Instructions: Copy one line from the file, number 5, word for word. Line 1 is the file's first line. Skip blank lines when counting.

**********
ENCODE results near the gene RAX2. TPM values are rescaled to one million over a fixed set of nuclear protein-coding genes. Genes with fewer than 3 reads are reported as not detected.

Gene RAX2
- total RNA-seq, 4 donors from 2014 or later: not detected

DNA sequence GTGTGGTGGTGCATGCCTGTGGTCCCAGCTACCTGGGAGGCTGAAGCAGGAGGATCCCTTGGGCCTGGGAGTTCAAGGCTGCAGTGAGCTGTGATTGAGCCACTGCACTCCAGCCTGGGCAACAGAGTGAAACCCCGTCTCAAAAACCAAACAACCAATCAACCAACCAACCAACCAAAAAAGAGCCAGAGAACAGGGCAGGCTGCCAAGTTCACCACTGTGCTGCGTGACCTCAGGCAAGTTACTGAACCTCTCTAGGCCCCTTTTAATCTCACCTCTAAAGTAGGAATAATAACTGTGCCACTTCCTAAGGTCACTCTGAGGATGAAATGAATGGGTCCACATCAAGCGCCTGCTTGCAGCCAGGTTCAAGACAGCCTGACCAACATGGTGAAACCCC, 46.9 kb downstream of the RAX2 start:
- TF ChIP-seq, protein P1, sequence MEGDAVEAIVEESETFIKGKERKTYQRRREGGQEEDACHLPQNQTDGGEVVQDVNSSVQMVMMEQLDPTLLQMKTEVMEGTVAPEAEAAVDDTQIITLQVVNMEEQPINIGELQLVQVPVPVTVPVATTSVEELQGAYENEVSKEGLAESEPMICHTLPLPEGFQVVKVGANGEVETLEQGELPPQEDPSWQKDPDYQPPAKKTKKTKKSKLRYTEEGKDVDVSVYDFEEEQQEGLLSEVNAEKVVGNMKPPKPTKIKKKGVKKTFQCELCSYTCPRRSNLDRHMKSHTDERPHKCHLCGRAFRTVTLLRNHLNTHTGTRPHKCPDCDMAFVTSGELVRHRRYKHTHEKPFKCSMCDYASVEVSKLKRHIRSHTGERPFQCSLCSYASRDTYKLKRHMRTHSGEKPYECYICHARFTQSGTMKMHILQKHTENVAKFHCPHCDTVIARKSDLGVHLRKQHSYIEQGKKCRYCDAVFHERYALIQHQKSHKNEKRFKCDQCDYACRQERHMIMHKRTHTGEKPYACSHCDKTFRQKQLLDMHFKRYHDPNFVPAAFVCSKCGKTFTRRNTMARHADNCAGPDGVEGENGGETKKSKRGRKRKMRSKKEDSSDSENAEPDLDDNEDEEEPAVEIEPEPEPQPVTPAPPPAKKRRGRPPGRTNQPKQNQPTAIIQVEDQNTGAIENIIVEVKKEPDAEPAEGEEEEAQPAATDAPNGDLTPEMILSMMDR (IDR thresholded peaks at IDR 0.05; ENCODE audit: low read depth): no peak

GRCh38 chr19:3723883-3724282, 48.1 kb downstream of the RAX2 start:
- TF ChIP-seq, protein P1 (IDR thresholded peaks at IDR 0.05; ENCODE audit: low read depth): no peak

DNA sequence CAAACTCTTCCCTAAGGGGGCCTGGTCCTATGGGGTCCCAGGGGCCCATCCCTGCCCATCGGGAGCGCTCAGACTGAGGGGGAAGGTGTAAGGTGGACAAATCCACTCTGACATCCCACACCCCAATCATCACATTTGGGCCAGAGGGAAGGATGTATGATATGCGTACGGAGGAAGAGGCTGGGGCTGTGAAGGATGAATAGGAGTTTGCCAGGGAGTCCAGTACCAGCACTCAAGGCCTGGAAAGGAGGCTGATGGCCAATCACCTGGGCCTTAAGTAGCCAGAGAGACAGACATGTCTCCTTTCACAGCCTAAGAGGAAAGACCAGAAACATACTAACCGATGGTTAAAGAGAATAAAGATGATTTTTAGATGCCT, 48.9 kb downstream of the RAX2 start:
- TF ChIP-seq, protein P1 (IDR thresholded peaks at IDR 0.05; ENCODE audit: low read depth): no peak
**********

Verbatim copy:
- TF ChIP-seq, protein P1, sequence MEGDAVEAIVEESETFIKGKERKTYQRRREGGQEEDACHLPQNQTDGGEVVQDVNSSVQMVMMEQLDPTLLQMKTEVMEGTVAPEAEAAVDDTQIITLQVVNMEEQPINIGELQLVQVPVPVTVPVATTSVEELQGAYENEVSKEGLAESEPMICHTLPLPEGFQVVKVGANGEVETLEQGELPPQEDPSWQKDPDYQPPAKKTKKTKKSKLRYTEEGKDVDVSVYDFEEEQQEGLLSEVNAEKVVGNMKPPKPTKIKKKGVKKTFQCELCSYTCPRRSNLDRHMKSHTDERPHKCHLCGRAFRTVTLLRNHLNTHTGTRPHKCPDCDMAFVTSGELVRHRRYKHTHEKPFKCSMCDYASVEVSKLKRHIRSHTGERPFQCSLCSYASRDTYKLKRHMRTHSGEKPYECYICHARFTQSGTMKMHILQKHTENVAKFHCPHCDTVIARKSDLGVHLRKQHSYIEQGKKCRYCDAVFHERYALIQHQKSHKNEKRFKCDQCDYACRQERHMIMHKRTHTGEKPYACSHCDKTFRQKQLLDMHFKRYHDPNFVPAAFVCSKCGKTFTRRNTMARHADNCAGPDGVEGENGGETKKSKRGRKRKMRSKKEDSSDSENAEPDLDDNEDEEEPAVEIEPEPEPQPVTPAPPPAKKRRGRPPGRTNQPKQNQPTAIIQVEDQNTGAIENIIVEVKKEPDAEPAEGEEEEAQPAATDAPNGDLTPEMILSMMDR (IDR thresholded peaks at IDR 0.05; ENCODE audit: low read depth): no peak